Garden update June 2017

It’s been just over a month since I first mentioned my garden, usually the one part of my personal life I don’t mind sharing. Some, particularly those who hang out with me on Facebook, will know I’ve had many types of gardens including a large landscaped one. This time we’ve started with the smallest space we’ve ever had (a somewhat deliberate choice), and nothing more than a pile of…well, mostly clay. One cannot call it soil. There are ways to work the ground to make it nutrient rich but we’re not at that stage. First, we need to create tiers.

A month has gone by since I showed you an expanse of ‘dirt’, held up by choosing and awaiting delivery of supplies and the weather. We’ve had a lot of intermittent rain as evidenced by the sudden flash growth of unwanted greenery. To create the tiers we’ve decided to break the garden into thirds. One stone wall either side of the steps and a sleeper wall at the far end as we want a small veggie patch. The tiers will also be in thirds.

Before we even get to creating the tiers we’ve had to attack the plants that have taken over. These are dock leaves:

Dock leaves. Dock leaves everywhere!

No one wants these things. They grow large and the roots are thick and deep. Fortunately (or not depending on viewpoint), we’ve had a lot of digging out to do so taking this lot down was the least concern. May not seem like it, but it didn’t take long. That’s the Dear Husband with a spade and shovel hiding at the edge of the photo. He did the shovelling and I’ve been swinging the mattock (a type of pickaxe) to help ‘hook’ soil down so he can move it out of the way in order to create a trench.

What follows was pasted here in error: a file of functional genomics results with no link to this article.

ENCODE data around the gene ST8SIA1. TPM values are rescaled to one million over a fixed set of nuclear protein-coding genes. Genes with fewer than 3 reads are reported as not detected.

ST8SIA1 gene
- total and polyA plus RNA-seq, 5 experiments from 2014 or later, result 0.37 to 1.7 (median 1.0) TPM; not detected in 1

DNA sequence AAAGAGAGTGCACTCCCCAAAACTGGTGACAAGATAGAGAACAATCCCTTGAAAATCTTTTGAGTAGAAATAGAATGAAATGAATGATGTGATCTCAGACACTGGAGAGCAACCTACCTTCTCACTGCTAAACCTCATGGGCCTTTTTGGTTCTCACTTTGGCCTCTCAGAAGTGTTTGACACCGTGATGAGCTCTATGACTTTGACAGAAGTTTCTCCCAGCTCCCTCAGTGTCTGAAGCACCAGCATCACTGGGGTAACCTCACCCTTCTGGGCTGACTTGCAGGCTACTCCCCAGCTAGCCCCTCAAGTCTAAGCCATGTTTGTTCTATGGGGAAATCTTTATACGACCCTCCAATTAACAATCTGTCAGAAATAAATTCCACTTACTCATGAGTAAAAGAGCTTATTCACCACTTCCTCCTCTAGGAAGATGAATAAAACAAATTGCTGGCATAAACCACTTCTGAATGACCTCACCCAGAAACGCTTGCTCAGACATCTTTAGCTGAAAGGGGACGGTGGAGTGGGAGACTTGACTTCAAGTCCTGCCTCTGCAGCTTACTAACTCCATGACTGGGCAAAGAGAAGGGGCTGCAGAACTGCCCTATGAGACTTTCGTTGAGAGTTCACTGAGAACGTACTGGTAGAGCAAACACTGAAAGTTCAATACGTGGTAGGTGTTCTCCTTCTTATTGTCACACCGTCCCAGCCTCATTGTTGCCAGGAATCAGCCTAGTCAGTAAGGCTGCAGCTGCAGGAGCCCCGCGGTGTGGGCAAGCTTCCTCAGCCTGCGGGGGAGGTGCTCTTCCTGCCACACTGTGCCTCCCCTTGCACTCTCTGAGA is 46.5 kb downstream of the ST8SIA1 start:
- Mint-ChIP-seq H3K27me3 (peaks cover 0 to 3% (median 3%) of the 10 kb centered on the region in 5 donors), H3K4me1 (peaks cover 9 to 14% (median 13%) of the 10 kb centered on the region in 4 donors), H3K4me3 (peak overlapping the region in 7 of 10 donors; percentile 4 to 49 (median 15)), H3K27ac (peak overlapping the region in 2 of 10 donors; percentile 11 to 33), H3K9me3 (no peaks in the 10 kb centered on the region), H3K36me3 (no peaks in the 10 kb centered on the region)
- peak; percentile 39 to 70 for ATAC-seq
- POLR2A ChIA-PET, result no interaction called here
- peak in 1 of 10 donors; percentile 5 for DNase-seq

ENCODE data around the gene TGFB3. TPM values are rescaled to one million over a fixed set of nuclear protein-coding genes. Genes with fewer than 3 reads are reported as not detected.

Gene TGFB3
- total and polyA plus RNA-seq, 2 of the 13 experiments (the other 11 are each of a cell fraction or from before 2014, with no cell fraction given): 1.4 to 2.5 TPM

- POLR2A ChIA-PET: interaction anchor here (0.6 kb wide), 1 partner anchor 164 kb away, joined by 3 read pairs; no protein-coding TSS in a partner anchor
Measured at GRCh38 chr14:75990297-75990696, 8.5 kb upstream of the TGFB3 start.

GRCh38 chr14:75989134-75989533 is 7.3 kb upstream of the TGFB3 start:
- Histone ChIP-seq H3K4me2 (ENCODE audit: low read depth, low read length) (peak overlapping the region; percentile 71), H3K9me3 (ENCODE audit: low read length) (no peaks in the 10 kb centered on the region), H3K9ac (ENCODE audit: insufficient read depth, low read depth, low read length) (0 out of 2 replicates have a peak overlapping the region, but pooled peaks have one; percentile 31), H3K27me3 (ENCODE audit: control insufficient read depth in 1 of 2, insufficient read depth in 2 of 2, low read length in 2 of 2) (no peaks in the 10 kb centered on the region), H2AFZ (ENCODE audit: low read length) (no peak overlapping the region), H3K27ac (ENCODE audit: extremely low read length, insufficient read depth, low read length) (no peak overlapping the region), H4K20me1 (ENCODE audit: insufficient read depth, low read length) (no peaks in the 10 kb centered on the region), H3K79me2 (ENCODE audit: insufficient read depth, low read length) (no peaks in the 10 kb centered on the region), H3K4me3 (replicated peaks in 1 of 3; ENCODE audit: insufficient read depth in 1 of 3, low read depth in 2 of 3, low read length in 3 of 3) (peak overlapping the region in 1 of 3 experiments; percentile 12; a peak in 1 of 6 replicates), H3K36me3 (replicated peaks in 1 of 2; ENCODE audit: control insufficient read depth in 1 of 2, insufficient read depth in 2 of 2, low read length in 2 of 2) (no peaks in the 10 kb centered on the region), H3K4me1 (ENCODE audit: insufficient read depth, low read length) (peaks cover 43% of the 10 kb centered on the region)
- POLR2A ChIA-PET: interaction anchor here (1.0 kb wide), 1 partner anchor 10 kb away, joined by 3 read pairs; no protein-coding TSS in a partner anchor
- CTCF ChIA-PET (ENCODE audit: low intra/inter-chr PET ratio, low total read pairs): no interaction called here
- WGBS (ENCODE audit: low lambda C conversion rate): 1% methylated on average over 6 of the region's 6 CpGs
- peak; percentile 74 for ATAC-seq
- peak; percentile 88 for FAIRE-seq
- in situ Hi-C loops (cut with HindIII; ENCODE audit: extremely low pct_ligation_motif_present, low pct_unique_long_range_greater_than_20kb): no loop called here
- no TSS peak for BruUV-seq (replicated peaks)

This is only the beginning of the first. We need to fill this to a required height of ballast (arriving this week) and compact, then add a layer of sand to set the walling in, then back fill with gravel before packing the soil back to create the layers. We also need to mix the clay/soil with good manure and compost before shovelling it in, repeat three times to make three tiers. The good thing is, because of the required height and depth, we won’t be creating too much pressure. I’ll let you know how we got on.